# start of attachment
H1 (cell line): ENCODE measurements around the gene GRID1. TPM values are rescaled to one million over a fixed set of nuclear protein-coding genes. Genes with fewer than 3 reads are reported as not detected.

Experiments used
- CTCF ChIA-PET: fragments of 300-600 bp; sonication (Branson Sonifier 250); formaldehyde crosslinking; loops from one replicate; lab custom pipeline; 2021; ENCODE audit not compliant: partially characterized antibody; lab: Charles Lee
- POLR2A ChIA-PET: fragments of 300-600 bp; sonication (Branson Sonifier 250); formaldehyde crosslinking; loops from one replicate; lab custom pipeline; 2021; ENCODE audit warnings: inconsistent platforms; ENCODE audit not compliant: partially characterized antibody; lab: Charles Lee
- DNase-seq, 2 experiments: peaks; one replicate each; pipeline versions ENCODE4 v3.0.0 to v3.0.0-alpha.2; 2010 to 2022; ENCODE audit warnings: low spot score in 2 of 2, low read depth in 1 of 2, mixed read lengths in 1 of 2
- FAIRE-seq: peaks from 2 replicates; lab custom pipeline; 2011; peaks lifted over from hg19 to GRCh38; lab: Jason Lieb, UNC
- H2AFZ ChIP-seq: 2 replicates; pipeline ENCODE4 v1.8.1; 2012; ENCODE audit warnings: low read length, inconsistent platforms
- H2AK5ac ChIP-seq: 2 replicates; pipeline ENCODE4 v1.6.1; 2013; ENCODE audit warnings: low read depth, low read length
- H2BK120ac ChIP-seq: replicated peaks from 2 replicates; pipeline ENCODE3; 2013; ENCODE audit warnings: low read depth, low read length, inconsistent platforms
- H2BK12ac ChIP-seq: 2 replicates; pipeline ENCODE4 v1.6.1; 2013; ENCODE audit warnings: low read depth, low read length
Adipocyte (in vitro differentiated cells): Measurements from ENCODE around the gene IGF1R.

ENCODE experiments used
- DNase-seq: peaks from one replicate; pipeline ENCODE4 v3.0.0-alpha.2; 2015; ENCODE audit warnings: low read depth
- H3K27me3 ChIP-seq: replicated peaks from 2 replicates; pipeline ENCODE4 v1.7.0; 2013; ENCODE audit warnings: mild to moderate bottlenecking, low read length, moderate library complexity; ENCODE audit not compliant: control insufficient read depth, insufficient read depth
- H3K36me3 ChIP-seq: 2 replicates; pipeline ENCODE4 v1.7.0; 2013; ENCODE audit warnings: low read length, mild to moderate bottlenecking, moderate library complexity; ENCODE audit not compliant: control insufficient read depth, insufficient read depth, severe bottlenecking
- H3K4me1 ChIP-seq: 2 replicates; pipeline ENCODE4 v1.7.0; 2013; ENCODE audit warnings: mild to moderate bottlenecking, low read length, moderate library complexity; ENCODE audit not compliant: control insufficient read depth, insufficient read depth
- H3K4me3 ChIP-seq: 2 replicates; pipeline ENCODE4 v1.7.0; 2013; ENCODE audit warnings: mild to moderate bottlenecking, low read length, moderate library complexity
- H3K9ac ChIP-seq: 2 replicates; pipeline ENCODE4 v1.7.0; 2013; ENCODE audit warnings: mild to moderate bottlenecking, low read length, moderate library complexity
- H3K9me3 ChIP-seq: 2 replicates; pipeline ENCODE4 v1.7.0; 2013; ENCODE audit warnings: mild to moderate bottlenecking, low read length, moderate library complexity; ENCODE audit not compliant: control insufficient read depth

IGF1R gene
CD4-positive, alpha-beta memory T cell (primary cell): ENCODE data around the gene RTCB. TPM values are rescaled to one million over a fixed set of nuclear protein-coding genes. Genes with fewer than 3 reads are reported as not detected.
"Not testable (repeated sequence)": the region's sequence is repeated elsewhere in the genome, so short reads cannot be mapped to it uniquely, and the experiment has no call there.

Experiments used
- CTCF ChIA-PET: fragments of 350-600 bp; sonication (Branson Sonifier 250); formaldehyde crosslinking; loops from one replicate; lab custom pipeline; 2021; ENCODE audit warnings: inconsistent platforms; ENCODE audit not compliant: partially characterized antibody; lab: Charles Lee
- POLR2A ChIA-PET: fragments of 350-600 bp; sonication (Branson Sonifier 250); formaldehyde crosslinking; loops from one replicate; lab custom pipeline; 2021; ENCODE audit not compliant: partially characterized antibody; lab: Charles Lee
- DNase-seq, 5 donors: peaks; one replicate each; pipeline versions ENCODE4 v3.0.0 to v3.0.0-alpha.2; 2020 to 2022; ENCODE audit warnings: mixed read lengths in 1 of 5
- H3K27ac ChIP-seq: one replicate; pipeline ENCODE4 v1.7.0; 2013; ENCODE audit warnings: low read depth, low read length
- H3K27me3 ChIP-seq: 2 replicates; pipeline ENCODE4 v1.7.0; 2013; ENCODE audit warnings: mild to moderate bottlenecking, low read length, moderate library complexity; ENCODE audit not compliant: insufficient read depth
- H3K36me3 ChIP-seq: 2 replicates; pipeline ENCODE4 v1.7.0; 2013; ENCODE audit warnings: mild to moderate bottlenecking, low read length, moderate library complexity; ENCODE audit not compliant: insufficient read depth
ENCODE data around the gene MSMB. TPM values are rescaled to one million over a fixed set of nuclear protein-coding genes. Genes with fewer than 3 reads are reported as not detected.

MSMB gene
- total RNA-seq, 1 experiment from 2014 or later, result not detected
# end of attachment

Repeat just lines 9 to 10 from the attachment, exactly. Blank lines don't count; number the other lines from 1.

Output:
- H2BK120ac ChIP-seq: replicated peaks from 2 replicates; pipeline ENCODE3; 2013; ENCODE audit warnings: low read depth, low read length, inconsistent platforms
- H2BK12ac ChIP-seq: 2 replicates; pipeline ENCODE4 v1.6.1; 2013; ENCODE audit warnings: low read depth, low read length